Tobacco report criticizes Indian films

Tobacco report criticizes Indian films

As final negotiations are under way on a landmark global treaty to reduce tobacco-related deaths and disease, the United Nations World Health Organization (WHO) has launched a report sharply criticizing India's film industry for glamorizing smoking as the "cool" thing to do.

India's film industry, primarily based in Mumbai and known as "Bollywood," is the world's largest, producing more than 900 films every year and influencing movie-goers as far-flung as Africa and the Middle East. In India alone, an estimated 15 million people see nationally produced movies every day.

WHO's study, "Bollywood: Victim or Ally?" examines 400 recent Indian films and reveals that 80 per cent show some form of tobacco use. Around 76 per cent of the top-rated films portray smoking as "cool." As part of the study, 31 industry professionals were interviewed to find out why filmmakers decide to include tobacco in scenes and how prevalent tobacco brand placement is in Indian films.

The launch of WHO's study, as well as the kick-off for the 2003 World No Tobacco Day campaign today at the Palais des Nations in Geneva, coincide with the final round of negotiations for the Framework Convention on Tobacco Control (FCTC). Those discussions, which began yesterday and will run through 28 February, aim to finalize the ground-breaking agreement on international tobacco regulations, particularly curbing the advertising, promotion, sales and smuggling of tobacco products.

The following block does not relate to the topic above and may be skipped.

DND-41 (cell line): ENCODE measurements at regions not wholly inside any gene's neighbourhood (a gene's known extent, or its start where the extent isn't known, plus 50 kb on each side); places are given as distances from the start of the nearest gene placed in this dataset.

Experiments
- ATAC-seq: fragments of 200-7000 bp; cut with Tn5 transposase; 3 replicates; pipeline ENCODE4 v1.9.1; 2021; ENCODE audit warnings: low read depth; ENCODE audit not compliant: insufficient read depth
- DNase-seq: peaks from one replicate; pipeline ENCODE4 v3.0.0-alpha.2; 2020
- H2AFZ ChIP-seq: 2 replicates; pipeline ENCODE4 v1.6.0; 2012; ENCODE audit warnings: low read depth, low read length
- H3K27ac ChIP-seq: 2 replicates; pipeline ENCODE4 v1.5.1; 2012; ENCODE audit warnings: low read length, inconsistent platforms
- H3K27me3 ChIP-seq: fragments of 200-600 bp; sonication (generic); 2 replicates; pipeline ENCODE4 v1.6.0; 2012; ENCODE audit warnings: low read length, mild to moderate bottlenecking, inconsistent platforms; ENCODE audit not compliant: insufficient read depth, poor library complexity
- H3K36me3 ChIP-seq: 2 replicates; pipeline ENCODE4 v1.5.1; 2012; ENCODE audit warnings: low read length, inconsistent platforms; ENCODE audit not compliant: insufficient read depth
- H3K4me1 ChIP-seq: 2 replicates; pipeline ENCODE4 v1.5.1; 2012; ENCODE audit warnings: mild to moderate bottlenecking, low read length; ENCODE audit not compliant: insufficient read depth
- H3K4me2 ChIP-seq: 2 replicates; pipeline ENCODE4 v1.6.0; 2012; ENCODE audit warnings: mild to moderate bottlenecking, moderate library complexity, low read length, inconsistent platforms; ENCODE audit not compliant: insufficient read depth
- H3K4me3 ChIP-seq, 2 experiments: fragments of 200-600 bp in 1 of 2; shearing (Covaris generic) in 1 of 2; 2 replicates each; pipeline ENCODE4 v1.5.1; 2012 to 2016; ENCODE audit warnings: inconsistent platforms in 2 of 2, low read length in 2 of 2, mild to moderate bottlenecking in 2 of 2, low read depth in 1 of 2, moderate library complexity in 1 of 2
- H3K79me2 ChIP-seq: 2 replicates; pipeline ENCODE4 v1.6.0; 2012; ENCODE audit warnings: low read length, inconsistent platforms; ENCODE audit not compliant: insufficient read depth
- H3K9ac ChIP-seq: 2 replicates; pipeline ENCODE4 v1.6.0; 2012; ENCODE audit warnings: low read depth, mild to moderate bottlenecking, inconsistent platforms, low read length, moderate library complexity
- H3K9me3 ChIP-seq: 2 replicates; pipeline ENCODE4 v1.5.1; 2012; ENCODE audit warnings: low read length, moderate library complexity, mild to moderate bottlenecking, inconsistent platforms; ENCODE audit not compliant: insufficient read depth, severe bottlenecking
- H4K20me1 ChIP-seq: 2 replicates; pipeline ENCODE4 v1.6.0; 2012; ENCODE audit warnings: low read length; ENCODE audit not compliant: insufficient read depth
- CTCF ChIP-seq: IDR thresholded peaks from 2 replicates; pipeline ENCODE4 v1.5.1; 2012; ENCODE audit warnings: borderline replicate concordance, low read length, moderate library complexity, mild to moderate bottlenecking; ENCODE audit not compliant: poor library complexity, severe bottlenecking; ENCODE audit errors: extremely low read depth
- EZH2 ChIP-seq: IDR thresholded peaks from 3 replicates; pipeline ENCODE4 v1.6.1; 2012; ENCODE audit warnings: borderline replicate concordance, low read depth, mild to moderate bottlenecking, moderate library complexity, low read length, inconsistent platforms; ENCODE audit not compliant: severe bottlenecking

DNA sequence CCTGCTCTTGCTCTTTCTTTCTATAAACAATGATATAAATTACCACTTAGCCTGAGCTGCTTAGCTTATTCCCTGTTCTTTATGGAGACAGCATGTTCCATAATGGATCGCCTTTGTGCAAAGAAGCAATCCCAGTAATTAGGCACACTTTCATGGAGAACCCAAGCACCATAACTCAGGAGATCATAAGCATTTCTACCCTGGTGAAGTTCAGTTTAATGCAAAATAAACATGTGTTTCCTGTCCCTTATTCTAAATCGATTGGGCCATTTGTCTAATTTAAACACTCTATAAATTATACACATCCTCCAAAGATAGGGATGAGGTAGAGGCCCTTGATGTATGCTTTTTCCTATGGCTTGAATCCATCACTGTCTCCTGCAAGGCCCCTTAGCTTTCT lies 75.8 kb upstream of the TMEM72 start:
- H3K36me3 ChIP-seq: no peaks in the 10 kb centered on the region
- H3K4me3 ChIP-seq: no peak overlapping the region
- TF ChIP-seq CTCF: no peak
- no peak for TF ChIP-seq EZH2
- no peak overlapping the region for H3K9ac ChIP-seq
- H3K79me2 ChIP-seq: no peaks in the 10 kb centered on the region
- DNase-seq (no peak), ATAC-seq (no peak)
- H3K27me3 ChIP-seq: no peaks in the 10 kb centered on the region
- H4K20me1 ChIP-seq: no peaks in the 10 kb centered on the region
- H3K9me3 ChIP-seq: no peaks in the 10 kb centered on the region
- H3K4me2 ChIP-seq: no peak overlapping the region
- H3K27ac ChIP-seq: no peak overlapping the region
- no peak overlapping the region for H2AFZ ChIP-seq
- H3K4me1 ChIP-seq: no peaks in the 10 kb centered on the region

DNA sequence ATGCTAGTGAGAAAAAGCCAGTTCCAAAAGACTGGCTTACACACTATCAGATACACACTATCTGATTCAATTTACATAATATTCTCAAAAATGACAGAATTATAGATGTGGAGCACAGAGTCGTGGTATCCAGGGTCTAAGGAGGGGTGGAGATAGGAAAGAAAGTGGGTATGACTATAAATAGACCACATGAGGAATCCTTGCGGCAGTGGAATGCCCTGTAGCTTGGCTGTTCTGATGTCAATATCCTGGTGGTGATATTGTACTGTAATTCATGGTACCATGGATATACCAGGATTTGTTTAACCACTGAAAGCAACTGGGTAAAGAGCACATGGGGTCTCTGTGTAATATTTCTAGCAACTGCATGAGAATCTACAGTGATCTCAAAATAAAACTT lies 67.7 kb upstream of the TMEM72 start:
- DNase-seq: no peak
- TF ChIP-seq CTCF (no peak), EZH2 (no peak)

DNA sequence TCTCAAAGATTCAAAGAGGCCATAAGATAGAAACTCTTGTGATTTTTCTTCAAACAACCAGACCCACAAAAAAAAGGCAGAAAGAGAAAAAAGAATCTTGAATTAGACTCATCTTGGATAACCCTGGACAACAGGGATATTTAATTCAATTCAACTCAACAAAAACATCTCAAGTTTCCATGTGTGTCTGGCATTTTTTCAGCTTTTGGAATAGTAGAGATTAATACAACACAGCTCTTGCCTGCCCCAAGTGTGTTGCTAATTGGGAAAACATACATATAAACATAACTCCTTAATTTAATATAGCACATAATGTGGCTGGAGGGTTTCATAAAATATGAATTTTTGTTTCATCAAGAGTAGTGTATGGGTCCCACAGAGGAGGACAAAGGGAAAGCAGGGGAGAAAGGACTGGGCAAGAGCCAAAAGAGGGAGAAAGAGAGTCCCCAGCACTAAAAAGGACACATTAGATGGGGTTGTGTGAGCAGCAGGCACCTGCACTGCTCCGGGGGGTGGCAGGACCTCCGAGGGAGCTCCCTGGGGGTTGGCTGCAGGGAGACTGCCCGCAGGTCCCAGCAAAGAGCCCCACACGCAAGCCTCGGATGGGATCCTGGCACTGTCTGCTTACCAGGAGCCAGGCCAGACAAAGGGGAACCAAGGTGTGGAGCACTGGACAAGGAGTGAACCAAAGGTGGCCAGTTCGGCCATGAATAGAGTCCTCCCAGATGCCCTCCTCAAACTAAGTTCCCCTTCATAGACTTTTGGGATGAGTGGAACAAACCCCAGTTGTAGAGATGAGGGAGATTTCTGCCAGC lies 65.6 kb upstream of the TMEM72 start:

Meanwhile, the international debate over tobacco regulations and the flurry of attention focused on that industry will intensify next week when the International Labour Organization (ILO) convenes the first-ever meeting to discuss the future of perhaps 100 million workers whose jobs are threatened as the tobacco sector reels from the effects of anti-smoking campaigns and widespread corporate mega-mergers.

The ILO's Tripartite Meeting on the Future of Employment in the Tobacco Sector, set to run 24 to 28 February, brings together workers, employers and governments to discuss what lies ahead for millions of non-unionized, informal sector labourers - particularly impoverished women and children - who depend in some way on the production, manufacture and distribution of tobacco and tobacco products for their livelihoods.

At the centre of the discussions will be the just-released ILO study, "Employment trends in the tobacco sector: Challenges and prospects." That report notes that jobs in the tobacco industry in industrialized countries and in some developing countries have either been stagnating or declining, although tobacco production, especially cigarettes, has been increasing due to higher demand worldwide supported by state-of-the-art technology.

"Tobacco has never been more controversial than it is today," ILO Director-General Juan Somavia, said, noting that for many who work in the sector, declining employment is a burning workplace and social issue. That is especially the case among the most vulnerable, such as migrants, women and children, ethnic minorities and castes or tribes who are not in a position to negotiate wages or working conditions. "Their future must also be considered," he said.


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